I’m sitting here trying to motivate myself to do something with the day. ‘Only boring people are bored’ said my friend’s mum, when we were lounging about during the school holidays. The words live on in my brain. Sometimes I’d shut my eyes and try to imagine the universe in the strange shapes forming against the darkness. Stillness, mindfulness, meditation. All things that came naturally as a child but take practice and dedication as an adult.
Clearly there are things to do: sheets to hang up, cleaning, the tidying of paperwork and food shopping. There are decisions to make. But sometimes I give myself the treat of not bothering for a while, just allowing time to go by without any productivity. And this time feels somehow important.
I’ve been helping to run a group called Quiet Strength, set up by Em and Juliette. Quiet Strength is about providing a space and community to celebrate introverts, people whose personality can mean they often feel overlooked at work or in social settings. We run monthly meetups with a small number of people, to chat about different topics.
What’s the difference between introverts and extroverts? Extroverts tend to be outgoing, talkative and openly expressive, people often described as assertive and gregarious. They usually have a wide social circle and gain energy by socialising in groups of people. Introverts still enjoy social interaction, but prefer to have a smaller number of deeper friendships. They enjoy 1-2-1 chats and may dislike small talk. They like to think before speaking, taking time to process their thoughts. Introverts can find socialising in large groups draining and may need time alone to recharge afterwards. Of course, all personalities are on a spectrum and you may be a little of both. See the Myers-Briggs personality profiles. I love the illustrations!
The world is designed for extroverts. My mum tells a story about taking me to nursery class where I sat on my own reading quietly. The staff were concerned and asked if I had been socialised enough (poor Mum). I’m guessing I just felt a bit shy talking to new people and knew I liked books. It’s been a recurring theme through life that I’ve been told to smile more, be more confident, approach people more or be more approachable. ‘You are a lovely person, I just wish more people knew you!’ Yet now we understand introvert characteristics more, I wonder if I’ve always been ok rather than someone who needed to change. It’s great to talk to people who have their own version of this story. As someone who doesn’t always manage to connect with people, it’s a joy when I do.
Susan Cain wrote a book about introverts called Quiet which raised so much awareness of the topic, and now she has a new book called Bittersweet – how sorrow and longing make us whole. I haven’t read it yet, but Susan recently gave a talk at work about the theme of embracing a bittersweet or melancholic outlook to life. According to the quiz on her website, I am a bittersweet type of person (preferring poetry to sports was one of the questions!) She says:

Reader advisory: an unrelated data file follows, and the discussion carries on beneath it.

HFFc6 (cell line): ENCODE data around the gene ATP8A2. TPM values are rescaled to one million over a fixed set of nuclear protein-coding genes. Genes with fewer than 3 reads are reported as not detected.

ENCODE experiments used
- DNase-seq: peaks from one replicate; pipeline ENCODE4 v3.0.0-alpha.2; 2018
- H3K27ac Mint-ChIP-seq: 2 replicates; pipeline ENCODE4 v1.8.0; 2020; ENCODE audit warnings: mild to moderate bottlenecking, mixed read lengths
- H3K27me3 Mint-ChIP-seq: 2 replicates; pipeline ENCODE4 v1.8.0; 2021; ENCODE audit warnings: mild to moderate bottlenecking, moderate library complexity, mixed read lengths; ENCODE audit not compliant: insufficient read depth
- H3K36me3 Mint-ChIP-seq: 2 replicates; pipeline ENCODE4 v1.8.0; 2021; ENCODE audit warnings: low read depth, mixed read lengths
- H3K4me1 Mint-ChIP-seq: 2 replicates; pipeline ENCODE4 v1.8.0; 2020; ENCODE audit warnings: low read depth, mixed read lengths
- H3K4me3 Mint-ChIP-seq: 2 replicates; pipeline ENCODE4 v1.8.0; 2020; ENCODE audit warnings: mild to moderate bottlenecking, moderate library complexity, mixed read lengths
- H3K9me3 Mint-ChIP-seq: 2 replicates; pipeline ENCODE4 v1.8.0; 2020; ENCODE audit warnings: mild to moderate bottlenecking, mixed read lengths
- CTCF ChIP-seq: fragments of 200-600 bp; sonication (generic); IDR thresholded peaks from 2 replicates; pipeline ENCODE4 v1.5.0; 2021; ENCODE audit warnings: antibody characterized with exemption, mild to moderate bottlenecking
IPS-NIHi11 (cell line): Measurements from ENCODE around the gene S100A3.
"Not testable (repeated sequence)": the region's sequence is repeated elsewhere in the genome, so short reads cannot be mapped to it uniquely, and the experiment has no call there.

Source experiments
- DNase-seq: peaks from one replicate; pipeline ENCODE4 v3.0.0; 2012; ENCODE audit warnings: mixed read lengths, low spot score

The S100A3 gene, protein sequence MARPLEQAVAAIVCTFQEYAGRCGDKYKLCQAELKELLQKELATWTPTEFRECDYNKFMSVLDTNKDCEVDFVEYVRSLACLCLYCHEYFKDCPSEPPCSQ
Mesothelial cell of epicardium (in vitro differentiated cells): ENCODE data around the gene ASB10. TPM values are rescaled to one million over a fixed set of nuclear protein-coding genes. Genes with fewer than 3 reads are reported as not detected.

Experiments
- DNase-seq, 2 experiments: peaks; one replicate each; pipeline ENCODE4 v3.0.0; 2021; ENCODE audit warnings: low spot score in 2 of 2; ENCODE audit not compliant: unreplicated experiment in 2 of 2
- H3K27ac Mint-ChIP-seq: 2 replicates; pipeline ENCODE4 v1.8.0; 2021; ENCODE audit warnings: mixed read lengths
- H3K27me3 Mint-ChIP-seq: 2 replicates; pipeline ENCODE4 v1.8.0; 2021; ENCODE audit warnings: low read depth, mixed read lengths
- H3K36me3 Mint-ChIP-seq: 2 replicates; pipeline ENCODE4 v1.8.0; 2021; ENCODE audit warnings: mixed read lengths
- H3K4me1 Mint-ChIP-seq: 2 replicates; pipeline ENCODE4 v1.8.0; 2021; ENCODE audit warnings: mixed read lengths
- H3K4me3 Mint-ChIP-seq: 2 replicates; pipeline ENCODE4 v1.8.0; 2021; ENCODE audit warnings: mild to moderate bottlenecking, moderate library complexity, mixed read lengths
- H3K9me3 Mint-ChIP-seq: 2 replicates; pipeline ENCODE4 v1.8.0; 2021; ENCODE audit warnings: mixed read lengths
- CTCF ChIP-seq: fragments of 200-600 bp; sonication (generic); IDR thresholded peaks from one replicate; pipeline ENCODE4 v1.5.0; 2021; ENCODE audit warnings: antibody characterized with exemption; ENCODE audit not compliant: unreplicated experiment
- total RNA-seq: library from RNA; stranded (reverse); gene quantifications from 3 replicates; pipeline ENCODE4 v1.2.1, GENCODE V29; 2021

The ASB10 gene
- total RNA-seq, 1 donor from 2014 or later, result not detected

Readers of my book, QUIET: The Power of Introverts in a World That Can’t Stop Talking will be interested to know that exploratory studies by Yaden and Kaufman show a high correlation between high scorers on the Bittersweet Quiz and the trait identified by psychologist and author Dr. Elaine Aron as “high sensitivity”. (“Highly sensitive people” might be described as those who respond intensely to all that life offers, whether a screeching car alarm or a gorgeous sunset.) Yaden and Kaufman also found a high correlation with the tendency to “absorption”—which predicts creativity—and a moderate correlation with awe, self-transcendence, and spirituality. Finally, they found a small association with anxiety and depression.Susan Cain
During the recent Platinum Jubilee celebrations, I attended no parties but watched the crowds assembled for the royal family on TV. As the planes flew over Buckingham Palace, through my patio doors I heard the sky fill with noise and I realised those same planes were heading over my flat. I stood outside in the car park to watch. Then I went back to my sofa.
In the return to socialising, I’ve noticed those introvert traits swirling around. I had a big day out this week at the Chelmsford races on Ladies Day for my friend’s birthday. It was during the heatwave so there was lots of sunshine, music, colourful dresses and fascinators everywhere. We had a fantastic day in the lovely restaurant. Afterwards I needed to recharge and put my headphones in, using music and podcasts to block out the world. This has been the way of managing the solitude of the last 2+ years working from home. I walk around but I’m in my own bubble, in my head and in my thoughts. Branching out of this comfort zone is a muscle that needs stretching.
Slowly and steadily, I am trying.